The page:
Q REPORTS – As thousands of Cubans marched in various parts of the country on Sunday, July 11, 2021, shouting “homeland and life” and “down with the dictatorship” we look at the Castro “revolution” of Fidel Castro and its politics through the last 6 decades.
1959 – The revolution triumphs
The rebels led by Fidel Castro come to power after dictator Fulgencio Batista fled in January. The US recognizes the new government. Soon “revolutionary laws” (such as land reform) affect American companies. In December, Republican President Dwight D. Eisenhower approves a CIA plan to overthrow Castro in one year and replace him with “a friendly junta of America.
1960 – Nationalizations and rapprochement with the Soviet Union
Eisenhower prohibits exports to Cuba (except for food and medicine) and suspends the importation of sugar. Cuba responds by nationalizing US goods and companies, and establishing diplomatic and commercial relations with the Soviet Union. At the funeral of the victims of the steam explosion “La Coubre” (photo), which Cuba blamed on the CIA, Castro launched his slogan “Homeland or Death!”
1961 – Rupture and invasion
The US breaks diplomatic relations with Cuba and closes its embassy on January 3. After a series of airport bombings and store fires that Cuba accuses the US of, Fidel Castro proclaims the socialist character of the revolution on April 16. From the 17th to the 19th, Cubans trained by the US tried unsuccessfully to invade the island via Playa Girón and Playa Larga, in the Bay of Pigs.
1962 – The Missile Crisis
In 1960, Khrushchev said: “I don’t know if Fidel is a communist, but I am a Fidelista.” Moscow resumed diplomatic relations with Havana and increased support. The Soviet Union installed nuclear missile bases in Cuba. That triggered the “missile crisis.” Moscow yielded to Kennedy’s pressure in exchange for the US not invading Cuba and dismantling its nuclear bases in Turkey.
1971 – Fidel Castro in Chile
The Bay of Pigs episode accelerated the proclamation of the socialist, Marxist-Leninist character of the revolution. Cuba ended up being expelled from the Organization of American States. Castro was isolated on the mainland, but not indefinitely. Castro was received in Chile by President Salvador Allende (photo), who was overthrown by Augusto Pinochet in 1973.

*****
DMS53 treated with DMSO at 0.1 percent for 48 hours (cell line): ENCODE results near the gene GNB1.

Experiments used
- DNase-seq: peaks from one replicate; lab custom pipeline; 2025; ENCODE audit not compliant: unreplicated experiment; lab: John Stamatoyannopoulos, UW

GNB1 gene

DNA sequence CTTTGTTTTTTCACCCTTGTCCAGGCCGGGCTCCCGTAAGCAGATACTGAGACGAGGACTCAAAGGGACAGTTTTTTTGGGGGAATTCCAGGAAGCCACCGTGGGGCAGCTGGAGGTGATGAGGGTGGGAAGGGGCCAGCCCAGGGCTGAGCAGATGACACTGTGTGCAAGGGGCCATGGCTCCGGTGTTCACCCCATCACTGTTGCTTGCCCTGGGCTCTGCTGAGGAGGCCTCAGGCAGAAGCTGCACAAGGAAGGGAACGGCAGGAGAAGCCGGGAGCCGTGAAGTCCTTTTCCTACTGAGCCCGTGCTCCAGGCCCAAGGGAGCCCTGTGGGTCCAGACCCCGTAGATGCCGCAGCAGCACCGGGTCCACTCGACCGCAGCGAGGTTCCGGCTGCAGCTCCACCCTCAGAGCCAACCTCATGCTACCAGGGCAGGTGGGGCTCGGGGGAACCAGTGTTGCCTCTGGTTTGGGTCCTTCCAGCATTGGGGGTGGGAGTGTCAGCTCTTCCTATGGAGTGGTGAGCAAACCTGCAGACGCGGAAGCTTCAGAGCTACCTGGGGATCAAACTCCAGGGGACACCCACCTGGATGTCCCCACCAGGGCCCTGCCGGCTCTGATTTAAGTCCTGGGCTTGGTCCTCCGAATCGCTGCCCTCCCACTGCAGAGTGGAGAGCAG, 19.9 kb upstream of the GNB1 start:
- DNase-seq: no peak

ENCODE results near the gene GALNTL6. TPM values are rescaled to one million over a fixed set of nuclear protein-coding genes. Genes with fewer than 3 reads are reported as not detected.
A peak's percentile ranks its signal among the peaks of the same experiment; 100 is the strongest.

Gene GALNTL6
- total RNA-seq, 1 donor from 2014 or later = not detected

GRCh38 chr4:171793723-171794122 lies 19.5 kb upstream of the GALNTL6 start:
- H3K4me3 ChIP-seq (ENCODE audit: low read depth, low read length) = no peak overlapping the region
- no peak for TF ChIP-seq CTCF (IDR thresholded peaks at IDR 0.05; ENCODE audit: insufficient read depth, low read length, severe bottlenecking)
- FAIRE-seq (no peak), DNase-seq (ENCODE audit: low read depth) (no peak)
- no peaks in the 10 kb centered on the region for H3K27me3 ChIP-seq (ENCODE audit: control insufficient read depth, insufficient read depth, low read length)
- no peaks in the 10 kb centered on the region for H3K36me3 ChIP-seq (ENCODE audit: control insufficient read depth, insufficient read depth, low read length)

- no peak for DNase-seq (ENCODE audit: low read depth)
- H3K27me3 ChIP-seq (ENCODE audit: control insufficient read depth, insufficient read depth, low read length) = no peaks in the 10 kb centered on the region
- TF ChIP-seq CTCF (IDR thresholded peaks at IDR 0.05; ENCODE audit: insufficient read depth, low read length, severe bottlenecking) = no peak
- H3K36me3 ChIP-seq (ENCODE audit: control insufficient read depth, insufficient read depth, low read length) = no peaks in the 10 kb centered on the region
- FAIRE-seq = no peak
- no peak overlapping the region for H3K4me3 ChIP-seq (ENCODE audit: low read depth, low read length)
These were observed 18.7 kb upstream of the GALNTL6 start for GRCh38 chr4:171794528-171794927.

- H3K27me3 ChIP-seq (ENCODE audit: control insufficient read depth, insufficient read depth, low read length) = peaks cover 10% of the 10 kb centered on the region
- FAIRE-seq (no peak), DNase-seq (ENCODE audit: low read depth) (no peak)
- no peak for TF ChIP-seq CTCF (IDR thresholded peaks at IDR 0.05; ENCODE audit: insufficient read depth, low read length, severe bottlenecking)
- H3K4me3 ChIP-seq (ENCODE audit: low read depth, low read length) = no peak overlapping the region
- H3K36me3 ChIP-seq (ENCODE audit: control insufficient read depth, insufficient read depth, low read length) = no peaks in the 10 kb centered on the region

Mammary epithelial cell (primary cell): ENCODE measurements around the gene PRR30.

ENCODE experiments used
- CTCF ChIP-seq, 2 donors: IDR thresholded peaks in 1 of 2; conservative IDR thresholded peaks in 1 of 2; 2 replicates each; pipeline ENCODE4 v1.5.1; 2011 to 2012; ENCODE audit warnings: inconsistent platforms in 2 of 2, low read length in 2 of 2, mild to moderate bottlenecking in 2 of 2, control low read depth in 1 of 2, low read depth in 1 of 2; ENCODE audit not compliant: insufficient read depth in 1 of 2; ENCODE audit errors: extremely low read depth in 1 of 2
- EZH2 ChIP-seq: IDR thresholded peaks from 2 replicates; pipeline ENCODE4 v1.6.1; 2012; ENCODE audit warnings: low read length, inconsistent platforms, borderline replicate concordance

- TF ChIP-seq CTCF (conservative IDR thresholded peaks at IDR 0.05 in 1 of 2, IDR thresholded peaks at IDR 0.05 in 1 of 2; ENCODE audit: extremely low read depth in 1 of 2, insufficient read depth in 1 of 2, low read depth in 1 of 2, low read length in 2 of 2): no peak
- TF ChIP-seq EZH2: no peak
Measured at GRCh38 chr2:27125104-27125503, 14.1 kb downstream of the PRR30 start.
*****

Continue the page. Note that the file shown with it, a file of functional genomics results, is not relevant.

1989 – Time for Perestroika
Mikhail Gorbachev’s rise to power in Moscow ushered in the era of Glasnost and Perestroika. The Iron Curtain began to fall apart and the Soviet empire ended up collapsing. Cuba lost its main foreign livelihood base, plunging into an acute crisis. Thousands of Cubans tried to flee to Miami in precarious boats. Many predicted the end of the Castro regime.
A decree of Pius XII prohibited Catholics from supporting communist regimes. By virtue of it, the Vatican had excommunicated Fidel Castro in January 1962. But the decades passed and, after the end of the Cold War, the moment of rapprochement arrived: in 1996, Castro visited Pope John Paul II and he rewarded He visits her two years later, in a gesture considered historic.
2002 – Fidel Castro and Jimmy Carter play baseball
Since the United States imposed its commercial, economic and financial embargo in 1962, there have been few moments of detente between Washington and Havana. One of the few signs in that direction was the trip of former US President Jimmy Carter in 2002, motivated by the intention of finding points of rapprochement. Neither did his good offices cause substantial changes in Cuba.
2006 – Fidel and Hugo
Since the 1990s, Cuba has ceased to be seen as a dangerous exporter of revolutions. With the resounding collapse of the Eastern bloc, leftist ideologies were shipwrecked. But in Venezuela a new leader came to power willing to propagate the “Bolivarian Revolution.” Hugo Chávez, declared an admirer of Fidel Castro, gave Havana effective support, also economically.
The disease forced Fidel Castro to leave power. In 2006, he left it in the hands of his brother Raúl, a guarantor that there would be no radical change in a system that, despite advances in education and health, took a heavy price: lack of freedom and repression. While the first changes were emerging, Castro was saying goodbye little by little, defending to the end his vision from the pages of Granma
In December 2014, the president of the United States, Barack Obama, and that of Cuba, Raúl Castro, announced that they would resume diplomatic relations. Obama visited Cuba in March 2016. It had been 88 years since the last time a US president traveled to the island. The United States removed Cuba from the terrorism list and the thaw began to take hold.
2016 – Fidel Castro dies
So many times announced and denied, few believed the news of his death at first. However, on November 25, 2016, bars began to close and street gatherings dispersed when word of his death spread. For years, Castro denied those who considered him dead by publishing undeniably topical photographs or opinion pieces.
2018 – The Succession
After 10 years, Raúl Castro retires from power. On April 19, the Cuban Parliament elects a successor who for the first time in almost 60 years does not bear Castro’s name. However, analysts argue that the political course in Cuba is unlikely to change so soon.